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Acta Odontol Scand. 2010 Jan;68(1):57-64. doi: 10.3109/00016350903449367.

Dental caries, tooth eruption timing and obesity: a longitudinal study in a group of Mexican schoolchildren.

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  • 1Health Care Department, Biological and Health Science Division, Autonomous Metropolitan University--Xochimilco, Mexico City, Mexico.



To identify the possible association between dental caries and body mass index (BMI) and to explore the effect of BMI on tooth eruption in a cohort of elementary schoolchildren.


A 4-year longitudinal study was completed. A total of 110 children from a public elementary school, located in a middle-income area of Mexico City, entered the study; of these, 88 completed the 4-year follow-up period. Dental caries assessments were carried out using the WHO criteria for decayed, missing and filled primary and permanent teeth indices (dmft and DMFT, respectively) and surface indices (dmfs and DMFS, respectively). BMI was used to classify the children's obesity status, according to the Centers for Disease Control 2000 reference charts.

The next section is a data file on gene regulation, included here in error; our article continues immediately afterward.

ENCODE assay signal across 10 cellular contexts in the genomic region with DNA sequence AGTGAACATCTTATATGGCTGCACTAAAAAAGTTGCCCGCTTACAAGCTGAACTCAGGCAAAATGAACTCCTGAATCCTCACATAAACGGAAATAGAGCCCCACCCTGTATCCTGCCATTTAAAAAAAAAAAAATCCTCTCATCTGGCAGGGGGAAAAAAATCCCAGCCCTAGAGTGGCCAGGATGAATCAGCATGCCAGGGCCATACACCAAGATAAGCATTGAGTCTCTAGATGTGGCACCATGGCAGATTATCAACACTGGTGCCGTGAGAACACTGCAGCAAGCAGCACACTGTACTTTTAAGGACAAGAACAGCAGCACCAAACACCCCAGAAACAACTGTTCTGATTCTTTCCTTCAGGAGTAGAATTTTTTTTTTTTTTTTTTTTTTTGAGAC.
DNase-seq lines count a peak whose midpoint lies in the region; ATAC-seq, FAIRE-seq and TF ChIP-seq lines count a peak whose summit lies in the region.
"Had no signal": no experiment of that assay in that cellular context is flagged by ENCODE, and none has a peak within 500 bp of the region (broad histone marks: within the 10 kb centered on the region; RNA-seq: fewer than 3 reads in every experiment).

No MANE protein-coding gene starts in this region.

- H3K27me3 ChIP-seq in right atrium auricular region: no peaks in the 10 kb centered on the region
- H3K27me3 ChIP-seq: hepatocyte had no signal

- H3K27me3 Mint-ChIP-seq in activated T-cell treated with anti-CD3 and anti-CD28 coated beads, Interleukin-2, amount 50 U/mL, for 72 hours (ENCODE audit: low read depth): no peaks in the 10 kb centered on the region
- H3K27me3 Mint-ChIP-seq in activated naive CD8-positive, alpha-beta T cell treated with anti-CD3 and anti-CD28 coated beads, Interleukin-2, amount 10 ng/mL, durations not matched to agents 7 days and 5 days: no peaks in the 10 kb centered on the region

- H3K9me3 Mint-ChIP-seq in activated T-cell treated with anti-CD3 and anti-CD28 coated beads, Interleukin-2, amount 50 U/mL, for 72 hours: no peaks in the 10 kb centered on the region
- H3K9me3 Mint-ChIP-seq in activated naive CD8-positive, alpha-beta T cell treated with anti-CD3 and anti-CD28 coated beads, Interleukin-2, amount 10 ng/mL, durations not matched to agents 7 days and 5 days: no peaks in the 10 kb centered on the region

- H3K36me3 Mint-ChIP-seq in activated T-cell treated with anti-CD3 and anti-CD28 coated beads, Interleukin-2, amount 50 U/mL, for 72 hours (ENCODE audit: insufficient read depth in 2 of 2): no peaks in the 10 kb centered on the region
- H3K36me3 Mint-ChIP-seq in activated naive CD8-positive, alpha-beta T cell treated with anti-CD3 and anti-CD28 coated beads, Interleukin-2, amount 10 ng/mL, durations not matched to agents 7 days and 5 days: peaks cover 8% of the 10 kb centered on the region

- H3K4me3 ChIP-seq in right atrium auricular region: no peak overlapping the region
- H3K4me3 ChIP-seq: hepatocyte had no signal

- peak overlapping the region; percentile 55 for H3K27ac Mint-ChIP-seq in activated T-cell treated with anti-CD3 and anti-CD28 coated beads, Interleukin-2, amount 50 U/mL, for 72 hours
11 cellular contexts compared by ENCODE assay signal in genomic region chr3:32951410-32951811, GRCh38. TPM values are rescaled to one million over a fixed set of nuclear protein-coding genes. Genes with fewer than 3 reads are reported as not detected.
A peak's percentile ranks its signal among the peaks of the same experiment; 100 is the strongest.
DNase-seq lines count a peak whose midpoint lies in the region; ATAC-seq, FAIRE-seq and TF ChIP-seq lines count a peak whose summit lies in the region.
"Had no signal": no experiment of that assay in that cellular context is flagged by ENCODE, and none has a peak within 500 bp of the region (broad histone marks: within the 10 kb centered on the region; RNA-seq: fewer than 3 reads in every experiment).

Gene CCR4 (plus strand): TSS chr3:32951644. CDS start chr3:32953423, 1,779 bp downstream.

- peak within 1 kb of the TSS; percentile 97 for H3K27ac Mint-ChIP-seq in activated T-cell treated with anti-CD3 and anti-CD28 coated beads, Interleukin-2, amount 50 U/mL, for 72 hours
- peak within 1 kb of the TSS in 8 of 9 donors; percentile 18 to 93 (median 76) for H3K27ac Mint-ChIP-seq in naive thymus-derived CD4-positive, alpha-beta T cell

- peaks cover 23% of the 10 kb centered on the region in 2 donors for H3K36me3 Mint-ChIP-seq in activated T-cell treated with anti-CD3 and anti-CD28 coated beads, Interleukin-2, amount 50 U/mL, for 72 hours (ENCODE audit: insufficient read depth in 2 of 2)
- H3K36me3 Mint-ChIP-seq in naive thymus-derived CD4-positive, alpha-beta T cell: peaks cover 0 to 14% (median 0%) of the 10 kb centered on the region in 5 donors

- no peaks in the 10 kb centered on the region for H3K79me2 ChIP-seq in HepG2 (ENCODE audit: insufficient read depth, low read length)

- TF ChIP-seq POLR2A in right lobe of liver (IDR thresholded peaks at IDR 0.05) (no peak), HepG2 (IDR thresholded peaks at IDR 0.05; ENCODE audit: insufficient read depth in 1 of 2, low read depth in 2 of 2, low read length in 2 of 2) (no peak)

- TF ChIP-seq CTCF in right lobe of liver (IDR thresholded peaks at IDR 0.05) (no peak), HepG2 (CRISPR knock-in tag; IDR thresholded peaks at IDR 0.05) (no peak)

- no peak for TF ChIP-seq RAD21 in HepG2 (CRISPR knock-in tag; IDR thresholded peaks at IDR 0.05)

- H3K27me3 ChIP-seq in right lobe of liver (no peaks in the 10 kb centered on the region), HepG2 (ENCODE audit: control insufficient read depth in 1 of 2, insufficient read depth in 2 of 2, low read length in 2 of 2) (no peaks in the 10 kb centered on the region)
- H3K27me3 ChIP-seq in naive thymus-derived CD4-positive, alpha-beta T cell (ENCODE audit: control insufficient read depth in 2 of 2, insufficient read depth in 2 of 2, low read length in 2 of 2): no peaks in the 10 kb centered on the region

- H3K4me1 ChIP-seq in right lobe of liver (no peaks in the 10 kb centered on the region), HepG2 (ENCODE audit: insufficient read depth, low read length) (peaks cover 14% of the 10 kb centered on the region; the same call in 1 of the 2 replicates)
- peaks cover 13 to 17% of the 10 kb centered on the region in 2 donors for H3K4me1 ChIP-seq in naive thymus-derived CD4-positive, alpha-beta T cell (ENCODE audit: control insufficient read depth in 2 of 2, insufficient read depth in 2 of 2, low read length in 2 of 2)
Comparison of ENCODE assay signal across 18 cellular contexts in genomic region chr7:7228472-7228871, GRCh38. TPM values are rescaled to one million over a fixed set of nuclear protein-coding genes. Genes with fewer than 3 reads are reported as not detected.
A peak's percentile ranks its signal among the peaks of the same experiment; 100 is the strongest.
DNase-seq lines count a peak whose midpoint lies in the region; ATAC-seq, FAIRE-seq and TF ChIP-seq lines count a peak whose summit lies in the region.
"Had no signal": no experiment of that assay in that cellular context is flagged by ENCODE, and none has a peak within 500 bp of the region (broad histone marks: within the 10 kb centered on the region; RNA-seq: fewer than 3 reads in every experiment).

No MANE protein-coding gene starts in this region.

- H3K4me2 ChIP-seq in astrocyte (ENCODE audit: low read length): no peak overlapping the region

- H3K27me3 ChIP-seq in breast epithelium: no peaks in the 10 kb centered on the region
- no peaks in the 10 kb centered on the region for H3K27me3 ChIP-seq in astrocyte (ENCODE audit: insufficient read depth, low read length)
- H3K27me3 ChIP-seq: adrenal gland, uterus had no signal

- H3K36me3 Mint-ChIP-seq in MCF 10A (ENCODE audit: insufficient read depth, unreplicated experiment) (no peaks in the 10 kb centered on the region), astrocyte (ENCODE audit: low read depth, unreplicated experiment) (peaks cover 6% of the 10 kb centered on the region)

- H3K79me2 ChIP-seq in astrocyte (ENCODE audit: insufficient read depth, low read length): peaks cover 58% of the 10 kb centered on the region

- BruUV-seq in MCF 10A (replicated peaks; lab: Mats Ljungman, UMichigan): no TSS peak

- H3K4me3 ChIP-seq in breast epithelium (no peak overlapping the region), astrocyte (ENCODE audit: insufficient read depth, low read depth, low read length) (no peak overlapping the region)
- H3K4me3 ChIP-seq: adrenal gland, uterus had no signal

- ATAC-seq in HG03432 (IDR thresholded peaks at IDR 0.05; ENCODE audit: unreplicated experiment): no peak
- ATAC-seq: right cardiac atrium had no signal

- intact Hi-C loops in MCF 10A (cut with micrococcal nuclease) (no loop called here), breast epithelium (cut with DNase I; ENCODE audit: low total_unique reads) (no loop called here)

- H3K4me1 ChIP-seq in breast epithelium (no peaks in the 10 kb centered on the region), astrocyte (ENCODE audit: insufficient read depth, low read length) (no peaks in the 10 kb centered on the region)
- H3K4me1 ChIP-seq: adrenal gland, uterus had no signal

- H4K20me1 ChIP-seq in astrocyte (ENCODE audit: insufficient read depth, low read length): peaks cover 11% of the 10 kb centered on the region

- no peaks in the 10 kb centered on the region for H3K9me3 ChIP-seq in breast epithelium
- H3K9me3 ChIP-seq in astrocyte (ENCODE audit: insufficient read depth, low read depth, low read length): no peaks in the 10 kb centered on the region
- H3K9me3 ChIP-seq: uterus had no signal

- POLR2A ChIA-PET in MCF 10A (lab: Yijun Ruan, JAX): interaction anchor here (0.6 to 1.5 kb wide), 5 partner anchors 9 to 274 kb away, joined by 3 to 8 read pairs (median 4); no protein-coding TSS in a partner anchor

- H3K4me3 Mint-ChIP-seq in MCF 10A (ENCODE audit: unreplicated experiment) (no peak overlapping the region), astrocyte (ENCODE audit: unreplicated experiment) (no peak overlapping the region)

At 7 years of age, 29.6% of the children were in the overweight or at risk of being overweight categories and, by 11 years of age, this proportion had risen to 45.5%. The mean dmft for children aged 7 years was 2.70 and, for children aged 11 years, the DMFT was 0.54. Children in the higher BMI categories had more erupted teeth than the other children (p < 0.001). A lower dmfs index was detected in the overweight children, compared with children with a lower BMI (p < 0.001).


The overweight children had more erupted teeth and a lower caries index. The complex relationships between body composition and oral health should be considered in pediatric patients.

[PubMed - indexed for MEDLINE]
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